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Shooting HiDef Blue/Green Screen

Published : 22nd August 2003


Dear Fellow Cinematographers and Technicians,

I am going to shoot a project that is going to be all bluescreen/greenscreen.

I have some Ideas on how I would like to do this but want to get some feedback.

I am shooting HiDef and was wondering if the camera prefers Blue or Green screen and if the screen should be under key in the exposure or over key, assuming the key is not at a low t stop.

Any feedback is welcome.

Thank you,
Ed Gutentag
Cinematographer



Ed wrote :

>I am shooting HiDef and was wondering if the camera prefers Blue or >Green screen…

There are many variables with blue or green screen that need to be considered. They all need testing beforehand, as you know there is limited time while you are shooting.

* What is the compositing program you are using? (Ultimatte or Primatte, etc.) Some software do a little better than others with fine detail and general key pulls.

* What color of hair are on your key actors scalp? Blond actors on an slightly over-exposed green screen is harder to rescue than blue screen, especially with camera movement and action scenes.

Don't blow out the highlights with hair and try to keep the whole head in focus, if possible to avoid digital haircuts. An underexposed blue screen reveals its true noise at the bottom of the prism, and at -3db gain in a controlled environment, it can turn ugly stretched out noise into a normal looking "grain".

* Detail and color matrix set ups on your camera can be your compositors worst enemy. A camera matrix that looks good on a normal set can give you a false sense of evenness on the screen set monitor. One can always garbage matte the outside slop. Color correct later with more control and quality to reclaim what you are missing by shooting in a more raw set up. It is the edge quality for the key that is important, any edge detail can cause a bad effect, keep it smooth.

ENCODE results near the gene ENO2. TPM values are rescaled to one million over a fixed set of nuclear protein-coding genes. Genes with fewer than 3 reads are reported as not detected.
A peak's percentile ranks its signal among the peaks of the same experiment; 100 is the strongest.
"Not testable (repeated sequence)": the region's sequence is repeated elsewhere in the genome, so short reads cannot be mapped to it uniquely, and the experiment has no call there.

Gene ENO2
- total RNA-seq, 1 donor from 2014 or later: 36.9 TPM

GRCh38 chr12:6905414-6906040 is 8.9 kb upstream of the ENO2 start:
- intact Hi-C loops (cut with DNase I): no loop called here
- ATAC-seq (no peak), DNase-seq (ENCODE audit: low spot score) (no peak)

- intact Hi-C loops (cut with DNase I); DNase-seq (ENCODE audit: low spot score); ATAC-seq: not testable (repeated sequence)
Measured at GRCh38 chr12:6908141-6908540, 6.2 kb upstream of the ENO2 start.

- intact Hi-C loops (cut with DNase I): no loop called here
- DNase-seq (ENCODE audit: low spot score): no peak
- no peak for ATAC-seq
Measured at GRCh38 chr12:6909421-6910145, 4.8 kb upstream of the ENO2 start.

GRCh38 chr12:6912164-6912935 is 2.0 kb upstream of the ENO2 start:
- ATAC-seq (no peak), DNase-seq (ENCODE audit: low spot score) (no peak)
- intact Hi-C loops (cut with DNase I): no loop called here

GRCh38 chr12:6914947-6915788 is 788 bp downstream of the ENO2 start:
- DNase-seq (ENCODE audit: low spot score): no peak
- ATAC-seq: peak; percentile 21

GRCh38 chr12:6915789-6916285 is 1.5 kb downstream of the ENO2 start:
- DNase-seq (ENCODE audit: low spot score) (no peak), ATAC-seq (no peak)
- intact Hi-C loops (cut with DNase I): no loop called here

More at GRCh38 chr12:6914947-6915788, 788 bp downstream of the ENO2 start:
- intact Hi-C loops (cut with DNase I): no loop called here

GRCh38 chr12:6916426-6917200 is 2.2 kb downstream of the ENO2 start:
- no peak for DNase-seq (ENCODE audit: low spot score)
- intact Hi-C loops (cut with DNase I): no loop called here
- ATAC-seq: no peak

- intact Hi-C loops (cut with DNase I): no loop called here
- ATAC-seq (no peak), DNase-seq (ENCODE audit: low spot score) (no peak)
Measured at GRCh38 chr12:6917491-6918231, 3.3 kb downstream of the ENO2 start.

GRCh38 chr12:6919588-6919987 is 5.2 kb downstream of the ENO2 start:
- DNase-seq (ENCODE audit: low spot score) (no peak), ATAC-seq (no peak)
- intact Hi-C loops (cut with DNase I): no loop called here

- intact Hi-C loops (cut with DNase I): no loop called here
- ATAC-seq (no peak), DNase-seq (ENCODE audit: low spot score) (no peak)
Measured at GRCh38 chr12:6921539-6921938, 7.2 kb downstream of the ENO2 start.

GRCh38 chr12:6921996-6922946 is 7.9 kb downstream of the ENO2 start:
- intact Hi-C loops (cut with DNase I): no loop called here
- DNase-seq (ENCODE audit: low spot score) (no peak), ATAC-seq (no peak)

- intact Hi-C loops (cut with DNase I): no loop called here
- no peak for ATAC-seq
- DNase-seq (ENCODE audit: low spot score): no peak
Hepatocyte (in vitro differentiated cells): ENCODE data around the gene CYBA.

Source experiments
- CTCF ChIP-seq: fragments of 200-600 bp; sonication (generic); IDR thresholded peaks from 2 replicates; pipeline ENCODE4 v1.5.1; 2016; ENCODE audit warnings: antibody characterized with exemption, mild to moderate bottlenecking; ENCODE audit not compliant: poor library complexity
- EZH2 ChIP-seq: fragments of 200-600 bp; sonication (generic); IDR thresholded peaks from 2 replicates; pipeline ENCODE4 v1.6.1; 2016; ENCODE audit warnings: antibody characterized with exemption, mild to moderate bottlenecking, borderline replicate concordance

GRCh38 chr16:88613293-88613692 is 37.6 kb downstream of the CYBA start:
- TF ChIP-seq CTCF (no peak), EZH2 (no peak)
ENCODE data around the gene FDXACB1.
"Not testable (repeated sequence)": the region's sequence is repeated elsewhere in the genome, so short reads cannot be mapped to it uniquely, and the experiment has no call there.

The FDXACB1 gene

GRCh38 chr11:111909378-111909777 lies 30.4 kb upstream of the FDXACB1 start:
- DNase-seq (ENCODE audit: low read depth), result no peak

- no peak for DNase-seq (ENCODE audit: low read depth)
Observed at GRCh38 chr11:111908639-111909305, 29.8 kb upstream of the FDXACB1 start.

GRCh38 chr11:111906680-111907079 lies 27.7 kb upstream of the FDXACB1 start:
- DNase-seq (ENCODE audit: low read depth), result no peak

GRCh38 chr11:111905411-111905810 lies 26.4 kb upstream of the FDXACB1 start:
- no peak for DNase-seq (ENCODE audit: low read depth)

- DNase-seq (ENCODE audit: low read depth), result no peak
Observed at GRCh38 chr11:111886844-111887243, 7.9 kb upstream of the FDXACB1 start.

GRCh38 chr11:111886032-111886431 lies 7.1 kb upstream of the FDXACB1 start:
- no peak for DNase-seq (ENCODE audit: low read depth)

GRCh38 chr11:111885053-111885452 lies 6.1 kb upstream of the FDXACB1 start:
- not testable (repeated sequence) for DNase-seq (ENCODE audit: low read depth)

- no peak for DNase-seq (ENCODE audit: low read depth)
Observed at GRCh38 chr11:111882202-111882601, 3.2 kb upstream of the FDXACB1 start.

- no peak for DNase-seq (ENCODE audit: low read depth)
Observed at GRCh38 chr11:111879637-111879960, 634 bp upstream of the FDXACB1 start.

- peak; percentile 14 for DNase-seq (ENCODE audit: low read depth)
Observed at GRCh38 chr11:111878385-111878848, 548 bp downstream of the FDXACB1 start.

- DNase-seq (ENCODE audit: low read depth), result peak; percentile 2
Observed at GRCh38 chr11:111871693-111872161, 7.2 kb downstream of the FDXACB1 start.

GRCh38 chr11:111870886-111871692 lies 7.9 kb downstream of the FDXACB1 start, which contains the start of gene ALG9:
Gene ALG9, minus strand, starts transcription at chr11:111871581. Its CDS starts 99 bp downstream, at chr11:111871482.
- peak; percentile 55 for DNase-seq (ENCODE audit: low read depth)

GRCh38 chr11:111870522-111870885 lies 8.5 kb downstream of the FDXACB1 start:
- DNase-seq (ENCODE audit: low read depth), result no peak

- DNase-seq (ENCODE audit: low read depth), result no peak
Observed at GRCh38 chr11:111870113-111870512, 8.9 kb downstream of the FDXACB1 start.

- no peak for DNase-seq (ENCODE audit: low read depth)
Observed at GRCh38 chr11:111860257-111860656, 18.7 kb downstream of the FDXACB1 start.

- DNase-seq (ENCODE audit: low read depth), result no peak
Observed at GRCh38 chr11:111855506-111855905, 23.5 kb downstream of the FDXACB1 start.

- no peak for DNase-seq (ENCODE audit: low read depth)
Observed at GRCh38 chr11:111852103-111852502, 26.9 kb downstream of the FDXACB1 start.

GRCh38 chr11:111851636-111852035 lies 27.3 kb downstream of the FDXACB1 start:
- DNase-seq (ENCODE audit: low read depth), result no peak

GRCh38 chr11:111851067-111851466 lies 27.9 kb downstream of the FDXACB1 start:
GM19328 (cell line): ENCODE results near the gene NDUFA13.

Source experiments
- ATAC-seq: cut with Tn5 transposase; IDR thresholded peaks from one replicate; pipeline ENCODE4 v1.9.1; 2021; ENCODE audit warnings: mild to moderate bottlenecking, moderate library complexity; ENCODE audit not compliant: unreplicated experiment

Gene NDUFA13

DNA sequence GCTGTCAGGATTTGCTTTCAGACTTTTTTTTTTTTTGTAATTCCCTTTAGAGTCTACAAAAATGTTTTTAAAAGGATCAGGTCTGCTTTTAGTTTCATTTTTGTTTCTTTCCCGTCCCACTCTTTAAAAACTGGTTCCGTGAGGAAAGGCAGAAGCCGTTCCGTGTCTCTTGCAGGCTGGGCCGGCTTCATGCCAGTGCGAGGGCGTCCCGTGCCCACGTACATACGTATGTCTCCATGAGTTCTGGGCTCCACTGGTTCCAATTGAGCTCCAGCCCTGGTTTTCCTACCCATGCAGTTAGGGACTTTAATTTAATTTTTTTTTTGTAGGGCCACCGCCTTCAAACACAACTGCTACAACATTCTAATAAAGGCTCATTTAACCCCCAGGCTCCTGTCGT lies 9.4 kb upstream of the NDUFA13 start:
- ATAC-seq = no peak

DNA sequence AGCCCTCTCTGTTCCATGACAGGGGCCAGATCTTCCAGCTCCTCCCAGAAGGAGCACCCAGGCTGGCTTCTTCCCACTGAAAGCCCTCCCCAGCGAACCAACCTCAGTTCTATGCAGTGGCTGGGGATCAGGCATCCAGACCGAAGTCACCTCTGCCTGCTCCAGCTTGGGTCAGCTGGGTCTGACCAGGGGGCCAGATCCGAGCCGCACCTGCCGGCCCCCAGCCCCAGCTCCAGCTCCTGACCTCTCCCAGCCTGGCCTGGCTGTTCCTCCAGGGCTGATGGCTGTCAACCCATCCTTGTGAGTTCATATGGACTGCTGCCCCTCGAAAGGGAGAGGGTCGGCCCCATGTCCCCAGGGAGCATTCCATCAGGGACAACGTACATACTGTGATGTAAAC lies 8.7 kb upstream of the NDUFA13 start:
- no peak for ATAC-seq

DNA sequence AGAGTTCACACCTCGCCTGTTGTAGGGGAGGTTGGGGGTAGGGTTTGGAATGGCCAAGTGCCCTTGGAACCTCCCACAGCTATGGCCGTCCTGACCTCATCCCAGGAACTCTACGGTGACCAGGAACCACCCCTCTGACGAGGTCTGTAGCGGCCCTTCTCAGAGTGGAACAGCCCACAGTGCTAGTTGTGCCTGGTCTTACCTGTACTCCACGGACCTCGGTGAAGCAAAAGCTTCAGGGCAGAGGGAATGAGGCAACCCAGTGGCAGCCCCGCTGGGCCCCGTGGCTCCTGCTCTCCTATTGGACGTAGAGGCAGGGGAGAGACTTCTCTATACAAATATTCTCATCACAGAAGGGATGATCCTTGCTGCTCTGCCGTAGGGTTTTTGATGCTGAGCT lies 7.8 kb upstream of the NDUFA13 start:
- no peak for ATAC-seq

* Do you have a controlled environment or location work? Your at an extreme disadvantage without a waveform monitor on set. An uneven screen with variable densities will add time to the composite. Tight spaces create wraparound spill and tinted lens flare, flag off what you don't need. Green is easier to light in an exterior setting with even indirect daylight. Blue seems nicer in a moodier lighting setup and just to work around with your eyes.

* Screen exposure should really never be over key, unless there is no key, as in a dim moment or silhouette shot. Actually, once you have lit for the screen, you have your T-stop, (+/-), then your key light is built around that exposure setup. Lock it into your waveform monitor.

It is helpful when the clock is ticking past at hour ten. Think about your depth of field beforehand and what you will need focus wise to base your screen T-stop at. Have the director rehearse some potential blocking in a like space and you use a tape measure to make notes ahead of time. And if you want to use a polarising filter for the floor or highlight reduction, there goes some more T-stop.

Blue/Green screen lighting is not a dim subject, unless you never see the actors feet it seems.

Let me know - Good Luck,

Eric Adkins
Director of Photography
Los Angeles, CA